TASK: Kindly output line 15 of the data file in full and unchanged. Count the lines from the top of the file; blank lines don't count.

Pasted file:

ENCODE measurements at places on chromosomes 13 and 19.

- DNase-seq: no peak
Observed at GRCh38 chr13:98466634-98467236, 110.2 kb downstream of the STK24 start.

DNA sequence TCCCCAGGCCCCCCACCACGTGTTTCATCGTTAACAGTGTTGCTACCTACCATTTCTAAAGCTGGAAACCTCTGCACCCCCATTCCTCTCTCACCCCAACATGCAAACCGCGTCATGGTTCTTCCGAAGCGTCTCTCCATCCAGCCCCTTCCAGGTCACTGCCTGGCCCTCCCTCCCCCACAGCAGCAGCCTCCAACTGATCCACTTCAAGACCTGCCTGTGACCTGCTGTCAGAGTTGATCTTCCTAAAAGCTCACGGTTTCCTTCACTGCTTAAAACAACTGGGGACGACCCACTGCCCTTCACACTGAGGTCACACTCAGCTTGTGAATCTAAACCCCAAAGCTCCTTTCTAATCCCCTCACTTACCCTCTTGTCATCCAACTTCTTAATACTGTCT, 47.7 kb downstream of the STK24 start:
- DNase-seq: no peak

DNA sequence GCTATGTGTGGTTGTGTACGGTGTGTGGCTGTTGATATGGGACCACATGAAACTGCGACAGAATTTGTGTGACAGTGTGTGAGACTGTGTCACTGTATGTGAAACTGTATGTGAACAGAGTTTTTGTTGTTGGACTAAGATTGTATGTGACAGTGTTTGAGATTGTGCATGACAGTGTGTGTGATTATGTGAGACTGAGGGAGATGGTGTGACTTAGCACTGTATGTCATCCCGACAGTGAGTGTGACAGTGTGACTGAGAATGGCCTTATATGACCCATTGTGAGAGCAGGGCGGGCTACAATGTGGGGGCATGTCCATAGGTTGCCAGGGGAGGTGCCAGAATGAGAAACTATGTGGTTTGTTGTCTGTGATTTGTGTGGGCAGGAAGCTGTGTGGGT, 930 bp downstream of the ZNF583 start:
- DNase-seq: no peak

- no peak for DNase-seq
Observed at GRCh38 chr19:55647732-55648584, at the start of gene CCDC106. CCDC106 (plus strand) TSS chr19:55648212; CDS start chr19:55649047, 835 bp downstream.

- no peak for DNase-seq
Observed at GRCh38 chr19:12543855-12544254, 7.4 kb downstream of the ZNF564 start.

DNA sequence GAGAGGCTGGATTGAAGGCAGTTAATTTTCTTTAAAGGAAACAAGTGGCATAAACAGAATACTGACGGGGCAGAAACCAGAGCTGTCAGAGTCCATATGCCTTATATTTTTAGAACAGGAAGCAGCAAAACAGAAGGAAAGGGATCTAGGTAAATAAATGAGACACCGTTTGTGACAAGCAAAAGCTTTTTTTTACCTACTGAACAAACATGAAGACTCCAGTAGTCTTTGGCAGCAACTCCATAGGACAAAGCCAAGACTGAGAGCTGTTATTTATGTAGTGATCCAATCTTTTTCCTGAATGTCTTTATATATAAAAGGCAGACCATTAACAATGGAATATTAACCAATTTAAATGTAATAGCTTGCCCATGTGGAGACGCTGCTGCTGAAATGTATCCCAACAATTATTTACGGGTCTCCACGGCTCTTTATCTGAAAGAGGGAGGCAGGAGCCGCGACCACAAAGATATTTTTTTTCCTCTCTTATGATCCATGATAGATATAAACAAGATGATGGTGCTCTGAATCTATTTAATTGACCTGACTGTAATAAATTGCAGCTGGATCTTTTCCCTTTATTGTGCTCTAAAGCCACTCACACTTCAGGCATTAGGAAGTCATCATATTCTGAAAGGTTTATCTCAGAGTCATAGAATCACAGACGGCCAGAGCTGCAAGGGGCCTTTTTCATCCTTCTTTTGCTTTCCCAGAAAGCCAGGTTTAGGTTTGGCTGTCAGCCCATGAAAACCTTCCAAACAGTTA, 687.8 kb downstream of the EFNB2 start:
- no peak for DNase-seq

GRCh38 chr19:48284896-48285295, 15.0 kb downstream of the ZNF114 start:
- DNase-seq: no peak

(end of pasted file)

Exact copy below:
- DNase-seq: no peak